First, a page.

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  • MQ-1, MQ-9 aircrews help liberate Manbij

    In 2016 MQ-1 Predator and MQ-9 Reaper aircrews assisted coalition partners in the reclamation of Manbij, Syria, from Islamic State of Iraq and Syria forces. Pilots and sensor operators assigned to squadrons across the 432nd Wing and the 432nd Air Expeditionary Wing provided the close air support and reconnaissance needed for coalition partners to drive ISIS fighters out of the city.
  • MQ-9s participate in Red Flag 17-2

    Remotely piloted MQ-9 Reaper aircrews from the 89th Attack Squadron at Ellsworth Air Force Base, South Dakota, alongside the 432nd Operations Support Squadron and 42nd ATKS at Creech Air Force Base participated in Red Flag 17-2 from Feb. 27 through March 10, 2017, at Nellis Air Force Base, Nevada. The MQ-9s integrated with fourth generation platforms, such as F-15 Eagles and F-16 Falcons, from various U.S. and allied forces in realistic combat training scenarios designed to test and challenge each and every aircrew and their platform.
  • USAF prepares for all MQ-9 force

    For the past 21 years the Air Force has flown the remotely piloted MQ-1 Predator in combat, and for the last 10, the MQ-9 Reaper. Combined with a skilled aircrew, these aircraft provide consistent support in daily engagements making an impact downrange. While the MQ-1 has provided many years of service, the time has come for the Air Force to fly the more capable MQ-9 exclusively, and retire the MQ-1 in early 2018 to keep up with the continuously evolving battlespace environment.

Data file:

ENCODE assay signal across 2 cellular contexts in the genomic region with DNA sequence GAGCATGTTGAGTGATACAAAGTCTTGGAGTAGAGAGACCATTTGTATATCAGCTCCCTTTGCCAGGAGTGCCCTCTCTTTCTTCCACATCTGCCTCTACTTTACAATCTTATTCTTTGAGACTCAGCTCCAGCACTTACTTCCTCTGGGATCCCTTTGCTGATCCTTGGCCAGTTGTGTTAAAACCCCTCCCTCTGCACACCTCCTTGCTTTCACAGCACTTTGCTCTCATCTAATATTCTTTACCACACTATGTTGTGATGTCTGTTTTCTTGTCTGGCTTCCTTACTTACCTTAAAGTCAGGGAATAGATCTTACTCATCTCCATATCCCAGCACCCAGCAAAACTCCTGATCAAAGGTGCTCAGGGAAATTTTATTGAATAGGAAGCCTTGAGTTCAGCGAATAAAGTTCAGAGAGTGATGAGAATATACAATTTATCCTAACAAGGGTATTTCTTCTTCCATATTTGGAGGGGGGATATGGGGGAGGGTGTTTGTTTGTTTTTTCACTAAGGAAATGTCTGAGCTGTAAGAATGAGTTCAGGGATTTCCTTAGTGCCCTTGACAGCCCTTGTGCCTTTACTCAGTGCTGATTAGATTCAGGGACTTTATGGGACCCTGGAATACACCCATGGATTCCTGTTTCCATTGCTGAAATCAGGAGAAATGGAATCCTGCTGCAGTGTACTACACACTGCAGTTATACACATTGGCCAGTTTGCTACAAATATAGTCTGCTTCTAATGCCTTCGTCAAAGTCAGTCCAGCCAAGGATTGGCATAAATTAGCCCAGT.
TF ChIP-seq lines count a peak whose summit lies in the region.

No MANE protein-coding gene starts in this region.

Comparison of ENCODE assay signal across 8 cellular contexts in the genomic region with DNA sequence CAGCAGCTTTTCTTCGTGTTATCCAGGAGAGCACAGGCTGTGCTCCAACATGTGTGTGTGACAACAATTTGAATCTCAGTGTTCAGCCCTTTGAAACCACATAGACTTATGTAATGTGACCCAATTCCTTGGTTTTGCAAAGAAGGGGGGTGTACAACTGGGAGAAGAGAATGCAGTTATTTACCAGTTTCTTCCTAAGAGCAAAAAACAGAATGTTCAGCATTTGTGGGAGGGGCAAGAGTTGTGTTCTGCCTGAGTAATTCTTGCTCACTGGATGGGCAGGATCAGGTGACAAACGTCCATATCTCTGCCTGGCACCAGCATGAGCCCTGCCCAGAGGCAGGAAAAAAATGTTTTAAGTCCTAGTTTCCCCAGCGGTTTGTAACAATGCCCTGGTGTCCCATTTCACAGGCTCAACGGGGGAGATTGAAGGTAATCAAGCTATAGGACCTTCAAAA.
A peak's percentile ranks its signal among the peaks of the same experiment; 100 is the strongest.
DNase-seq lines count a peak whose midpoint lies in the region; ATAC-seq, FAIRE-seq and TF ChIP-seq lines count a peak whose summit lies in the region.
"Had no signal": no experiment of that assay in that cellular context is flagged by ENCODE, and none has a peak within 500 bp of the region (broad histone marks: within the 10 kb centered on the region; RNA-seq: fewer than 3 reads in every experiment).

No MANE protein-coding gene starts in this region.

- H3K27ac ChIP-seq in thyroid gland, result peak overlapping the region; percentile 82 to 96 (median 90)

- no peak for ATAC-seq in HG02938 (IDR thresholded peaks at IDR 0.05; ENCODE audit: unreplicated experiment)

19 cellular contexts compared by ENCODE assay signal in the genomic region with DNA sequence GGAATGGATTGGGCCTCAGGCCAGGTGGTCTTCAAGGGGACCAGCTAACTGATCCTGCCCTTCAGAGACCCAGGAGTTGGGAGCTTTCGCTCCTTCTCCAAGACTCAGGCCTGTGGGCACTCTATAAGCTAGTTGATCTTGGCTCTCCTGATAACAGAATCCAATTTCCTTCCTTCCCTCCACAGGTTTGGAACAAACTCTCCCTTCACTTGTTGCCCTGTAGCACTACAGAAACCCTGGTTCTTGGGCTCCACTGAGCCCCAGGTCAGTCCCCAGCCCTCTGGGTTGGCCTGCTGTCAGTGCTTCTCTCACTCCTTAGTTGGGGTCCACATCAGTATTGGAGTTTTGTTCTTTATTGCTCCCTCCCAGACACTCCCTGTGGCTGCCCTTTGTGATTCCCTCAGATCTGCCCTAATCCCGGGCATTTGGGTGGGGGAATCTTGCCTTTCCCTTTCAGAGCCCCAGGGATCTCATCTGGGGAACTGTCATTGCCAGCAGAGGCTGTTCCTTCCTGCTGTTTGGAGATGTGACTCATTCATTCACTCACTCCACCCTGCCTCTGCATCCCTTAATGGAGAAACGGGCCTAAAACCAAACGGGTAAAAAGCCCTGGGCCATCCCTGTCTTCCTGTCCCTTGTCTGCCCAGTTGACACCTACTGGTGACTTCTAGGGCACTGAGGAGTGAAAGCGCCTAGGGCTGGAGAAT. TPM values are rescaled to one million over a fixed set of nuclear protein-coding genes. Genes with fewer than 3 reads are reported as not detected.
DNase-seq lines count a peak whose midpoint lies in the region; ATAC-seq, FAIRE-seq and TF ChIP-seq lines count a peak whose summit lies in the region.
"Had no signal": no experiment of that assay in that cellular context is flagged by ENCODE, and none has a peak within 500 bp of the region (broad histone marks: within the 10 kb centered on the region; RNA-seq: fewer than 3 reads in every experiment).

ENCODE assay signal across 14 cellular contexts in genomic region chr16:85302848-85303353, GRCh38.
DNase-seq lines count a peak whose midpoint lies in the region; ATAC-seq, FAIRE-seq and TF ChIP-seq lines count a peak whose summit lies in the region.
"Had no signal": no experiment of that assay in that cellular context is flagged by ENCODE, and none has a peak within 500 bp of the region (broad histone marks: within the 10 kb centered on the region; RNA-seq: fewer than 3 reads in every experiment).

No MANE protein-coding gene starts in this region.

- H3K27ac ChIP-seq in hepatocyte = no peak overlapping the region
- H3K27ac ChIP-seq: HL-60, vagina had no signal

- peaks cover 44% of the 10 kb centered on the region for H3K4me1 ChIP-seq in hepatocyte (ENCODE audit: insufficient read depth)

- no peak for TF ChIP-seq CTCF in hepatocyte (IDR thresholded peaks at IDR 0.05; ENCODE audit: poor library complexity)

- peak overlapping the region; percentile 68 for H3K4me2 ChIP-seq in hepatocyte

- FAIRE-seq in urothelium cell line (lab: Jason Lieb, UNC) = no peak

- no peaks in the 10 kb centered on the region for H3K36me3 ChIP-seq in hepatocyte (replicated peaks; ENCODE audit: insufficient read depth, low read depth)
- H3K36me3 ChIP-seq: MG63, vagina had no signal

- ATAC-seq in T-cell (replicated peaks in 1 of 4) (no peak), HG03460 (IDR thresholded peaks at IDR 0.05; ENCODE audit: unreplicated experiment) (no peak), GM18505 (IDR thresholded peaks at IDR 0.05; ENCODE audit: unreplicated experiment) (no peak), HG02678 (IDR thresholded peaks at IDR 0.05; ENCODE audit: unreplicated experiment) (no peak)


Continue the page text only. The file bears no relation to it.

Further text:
• Eye in the sky: MQ-1, MQ-9s provide increased awareness

    Situational awareness is the ability to know what is happening around a person at any given time. This is especially important for military members, more specifically, troops on the ground. For the men and women operating MQ-1 Predator and MQ-9 Reaper remotely piloted aircraft, their skills of providing unmatched SA is highly demanded from the ground forces to the combatant commanders.
  • News release

    A ground control station error in the wake of a starter-generator failure led to the intentional crash of an MQ-9 Reaper remotely piloted aircraft in the CENTCOM area of responsibility Nov. 24, 2015, according to an Abbreviated Accident Investigation Board report released today. The aircraft, valued at $9.9 million, was assigned to the 432nd Wing, Creech Air Force Base, Nevada, and was destroyed on impact. There were no injuries or damage to private property.
  • Bomb building: Creech leadership shadows Ammo Airmen

    Col. Case Cunningham, 432nd Wing/432nd Air Expeditionary Wing commander, joined Chief Master Sgt. Michael Ditore, 432nd Wg/432nd AEW command chief, for Ditore’s shadow an Airman initiative with the Airmen of the 432nd Maintenance Squadron’s munitions flight April 27, 2016, at Creech Air Force Base, Nevada.
  • Assuring maintenance quality for the MQ-1, MQ-9 mission

    Quality assurance (QA) Airmen in the maintenance world are known by many titles; the “best of the best”, the “eyes and ears”, and even “sharks in the water” for their "no nonsense" attitudes where maintenance is concerned.
  • Air Force, Navy team up for joint RPA maritime integration training

    The U.S. Air Force and U.S. Navy participated in the annual Fleet Synthetic Training – Joint (FST-J) 16-72, a joint maritime training exercise April 25-29, 2016, at Point Loma Naval Station, San Diego, and Yokosuka, Japan.
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